The Bloom Box: Power Plant in a Box?

The Bloom BoxThe Bloom Box fuel cell was officially launched on Wednesday of this week. There has been a lot of hype around this four billion dollar experiment and also a lot of support from corporate and political heavyweights.  Colin Powell sits in the board of Bloom Energy and Bloom Energy founder K.R. Sridhar can already boast big name clients such as Google, who was the first to start utilizing the Bloom Box to supplement their existing power sources. Ebay, another huge participant in Bloom Box experiment, has recorded a savings of more than $100,000 in energy costs in the nine months since they purchased the five boxes. Simply put, Sridhar has begun to impress very large customers. Of course, at as much as $800,000 per unit, it would be very difficult for the Bloom Box to impress small players. In fact, the immense cost involved with these so called affordable units make Sridhar’s dream of having a Bloom Box in homes across the planet far fetched at best and an expensive pipe dream at worst.

So why is the Bloom Box being touted as the affordable fuel cell? Well it is all about the materials inside the box. Most fuel cells require platinum and/or other precious metals, and utilize pure hydrogen. The Bloom Box, however, uses an inexpensive metal alloy, disks made of beach sand (ceramic), some mysterious paint, and it feeds on oxygen and a methane mixture. Sridhar is also confident that he will eventually be able to bring the price of home units down to about $3000 USD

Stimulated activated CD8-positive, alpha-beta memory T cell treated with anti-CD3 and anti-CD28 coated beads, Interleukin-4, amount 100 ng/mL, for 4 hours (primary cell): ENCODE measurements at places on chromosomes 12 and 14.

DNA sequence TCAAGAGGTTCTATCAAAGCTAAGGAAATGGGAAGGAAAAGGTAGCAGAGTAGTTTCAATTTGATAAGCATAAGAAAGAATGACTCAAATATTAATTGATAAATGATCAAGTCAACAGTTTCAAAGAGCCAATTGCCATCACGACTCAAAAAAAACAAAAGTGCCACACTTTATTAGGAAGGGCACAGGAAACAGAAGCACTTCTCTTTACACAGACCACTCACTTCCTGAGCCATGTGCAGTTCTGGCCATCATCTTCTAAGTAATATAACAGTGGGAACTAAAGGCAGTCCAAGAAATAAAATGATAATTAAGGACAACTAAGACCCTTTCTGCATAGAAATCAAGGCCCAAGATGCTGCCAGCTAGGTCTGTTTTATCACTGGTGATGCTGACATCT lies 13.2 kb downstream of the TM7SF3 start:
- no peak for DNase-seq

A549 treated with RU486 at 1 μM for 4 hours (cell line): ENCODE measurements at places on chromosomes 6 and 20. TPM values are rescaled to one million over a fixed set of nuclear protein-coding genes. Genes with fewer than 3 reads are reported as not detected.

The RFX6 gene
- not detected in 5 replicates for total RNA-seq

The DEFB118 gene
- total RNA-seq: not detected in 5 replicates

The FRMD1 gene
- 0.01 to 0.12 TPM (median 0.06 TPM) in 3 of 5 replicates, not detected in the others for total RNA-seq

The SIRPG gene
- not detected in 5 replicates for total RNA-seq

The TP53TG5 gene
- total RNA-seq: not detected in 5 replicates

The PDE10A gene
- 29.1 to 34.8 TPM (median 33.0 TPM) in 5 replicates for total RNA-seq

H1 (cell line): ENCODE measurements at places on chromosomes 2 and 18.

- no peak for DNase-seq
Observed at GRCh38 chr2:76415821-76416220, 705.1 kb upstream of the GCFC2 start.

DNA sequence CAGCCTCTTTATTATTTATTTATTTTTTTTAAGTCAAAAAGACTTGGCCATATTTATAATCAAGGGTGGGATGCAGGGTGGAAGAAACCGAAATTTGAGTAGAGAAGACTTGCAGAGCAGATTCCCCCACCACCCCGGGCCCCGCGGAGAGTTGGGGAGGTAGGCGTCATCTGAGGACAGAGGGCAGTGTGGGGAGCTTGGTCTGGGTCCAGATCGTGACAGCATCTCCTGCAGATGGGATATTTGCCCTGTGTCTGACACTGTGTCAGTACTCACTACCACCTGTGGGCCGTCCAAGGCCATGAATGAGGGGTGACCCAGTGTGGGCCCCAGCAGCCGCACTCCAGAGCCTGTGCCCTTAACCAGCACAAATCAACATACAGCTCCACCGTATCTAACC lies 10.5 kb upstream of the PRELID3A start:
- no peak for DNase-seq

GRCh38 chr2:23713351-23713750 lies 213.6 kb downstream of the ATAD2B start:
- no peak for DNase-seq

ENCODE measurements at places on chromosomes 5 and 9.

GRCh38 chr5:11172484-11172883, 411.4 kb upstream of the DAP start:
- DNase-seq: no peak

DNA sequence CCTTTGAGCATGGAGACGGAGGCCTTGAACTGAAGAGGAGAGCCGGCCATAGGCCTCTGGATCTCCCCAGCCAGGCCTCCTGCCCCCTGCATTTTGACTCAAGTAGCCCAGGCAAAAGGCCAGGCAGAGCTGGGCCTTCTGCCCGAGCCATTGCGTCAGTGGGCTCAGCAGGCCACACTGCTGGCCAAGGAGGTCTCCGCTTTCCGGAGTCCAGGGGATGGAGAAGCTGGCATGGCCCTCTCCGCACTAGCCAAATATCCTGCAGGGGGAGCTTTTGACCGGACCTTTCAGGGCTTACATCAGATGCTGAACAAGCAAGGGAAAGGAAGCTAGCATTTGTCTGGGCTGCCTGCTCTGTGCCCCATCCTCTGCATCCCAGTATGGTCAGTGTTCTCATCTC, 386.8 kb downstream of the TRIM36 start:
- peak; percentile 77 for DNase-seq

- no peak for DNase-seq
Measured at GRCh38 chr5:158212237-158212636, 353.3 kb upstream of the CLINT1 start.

The cost is not the only concern that has been voiced in regards to the Bloom Box. In fact for as many supporters that Sridhar has managed to rally, there seems to be umpteen naysayers. Beyond the typical problems associated with fuel cells, other possible detriments include the possibility of high carbon dioxide emissions and, of course, high competition in the race to be the first company to create a viable fuel cell.

It will be interesting to observe how the Bloom Box story plays out and the effect it will have on residential and commercial steel buildings.

Watch the 60 Minutes interview, filmed earlier this week, of the “power plant in a box” here: BloomBox Experiment


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